Subject: Re: Quick guide to postmodernism (was: Re: Gibson
From: James Phelps (firstname.lastname@example.org)
Date: Sat Oct 01 2005 - 21:34:18 EDT
Julian Jaynes connects schizophrenia with some return
to a bicameral brain. PM reflects a return of sorts
to a bicameral society?
- The Origin of Consciousness in the Breakdown of the
Bicameral Mind" - Julian Jaynes, (1976, 1990)
Perhaps there's a more recent edition of this book.
--- Eliot Handelman <email@example.com> wrote:
> brian wrote:
> > Eliot, could you please elaborate on schizophrenia
> > the disintegration of self? on or off list.
> Here's sort of a quick explanation about what I
> mean, which you
> can attempt to mesh with clinical literature if you
> like. The ref.
> that stays most with me is Arieti's "interpretation
> of schizophrenia."
> In classical psychiatry there is a concept called
> "the ego boundary."
> It's like
> a line around me that tells me where I stop and
> where the world starts.
> eg, I know that this is "my foot." If you ask such
> and such a
> schizophrenic, "what is
> this," pointing to his hand, he might say: "that is
> the hand."
> "The hand" isn't MY hand -- it's part of some sort
> of complicated system
> that I'm
> trapped in.
> There are associated complaints where people demand
> that a perfectly
> good limb be
> amputated because they have the unshakeable belief
> that it's not theirs.
> (there was an
> NYC story about this not too long ago).
> Certain aspects of the whole inner world of the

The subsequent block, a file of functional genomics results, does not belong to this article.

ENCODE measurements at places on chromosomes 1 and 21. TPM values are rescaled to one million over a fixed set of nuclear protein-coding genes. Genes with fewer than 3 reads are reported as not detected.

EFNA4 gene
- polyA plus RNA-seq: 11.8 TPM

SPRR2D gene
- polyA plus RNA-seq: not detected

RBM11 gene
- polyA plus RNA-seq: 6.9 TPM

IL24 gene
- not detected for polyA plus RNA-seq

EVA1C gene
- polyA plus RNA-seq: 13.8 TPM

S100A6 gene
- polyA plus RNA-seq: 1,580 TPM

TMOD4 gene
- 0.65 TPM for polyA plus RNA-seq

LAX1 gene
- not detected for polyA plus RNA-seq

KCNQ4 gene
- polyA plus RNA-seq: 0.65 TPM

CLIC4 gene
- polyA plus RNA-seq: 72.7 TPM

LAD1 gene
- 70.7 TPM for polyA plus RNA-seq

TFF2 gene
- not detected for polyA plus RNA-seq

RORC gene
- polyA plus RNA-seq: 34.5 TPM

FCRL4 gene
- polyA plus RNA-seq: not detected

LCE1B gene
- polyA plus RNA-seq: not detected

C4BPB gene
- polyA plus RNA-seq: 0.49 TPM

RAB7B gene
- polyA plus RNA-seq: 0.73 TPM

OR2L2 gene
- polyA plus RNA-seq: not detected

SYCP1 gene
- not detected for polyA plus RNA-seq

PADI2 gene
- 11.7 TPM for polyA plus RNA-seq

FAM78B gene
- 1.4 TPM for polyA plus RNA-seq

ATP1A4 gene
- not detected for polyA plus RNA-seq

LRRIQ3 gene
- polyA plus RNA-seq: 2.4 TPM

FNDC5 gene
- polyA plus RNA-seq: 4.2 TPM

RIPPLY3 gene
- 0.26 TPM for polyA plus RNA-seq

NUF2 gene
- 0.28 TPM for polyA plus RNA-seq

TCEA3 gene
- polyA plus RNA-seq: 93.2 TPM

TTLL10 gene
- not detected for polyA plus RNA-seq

> schizophrenic are like
> that -- parts of
> the mind no longer seem to belong to you. It might
> happen that the
> dissociated part is
> one of your critics, real or imagined. You might
> feel controlled by
> cosmic forces that
> want to punish you. People might be able to read
> your thoughts, or
> machines are used
> to force you to recieve certain thoughts that aren't
> your own (the
> so-called "influencing-machine.")
> Artaud wrote, "the body has no use for organs."
> is a kind of schizophrenic code for asserting that
> your only sense of
> interiority is as a useless
> disturbance, an imposition from without. There's no
> inside. You can
> understand this in the same way as feeling that
> there's a hand at the end of your arm without
> necessarily feeling that
> its yours.
> In a PM situation, we're basically saying "this
> ISN'T actualy my hand --
> because "i" is
> really just a complicated social narrative or
> gentically originated
> projections. We are, in fact, extrusions of
> the world. The only thing left is a gigantic "we."
> The multicultrurism
> of the 90s expresses the same idea in
> a different way.
> It's a short hop from there to most or all of the
> major styles of pm.
> -- eliot
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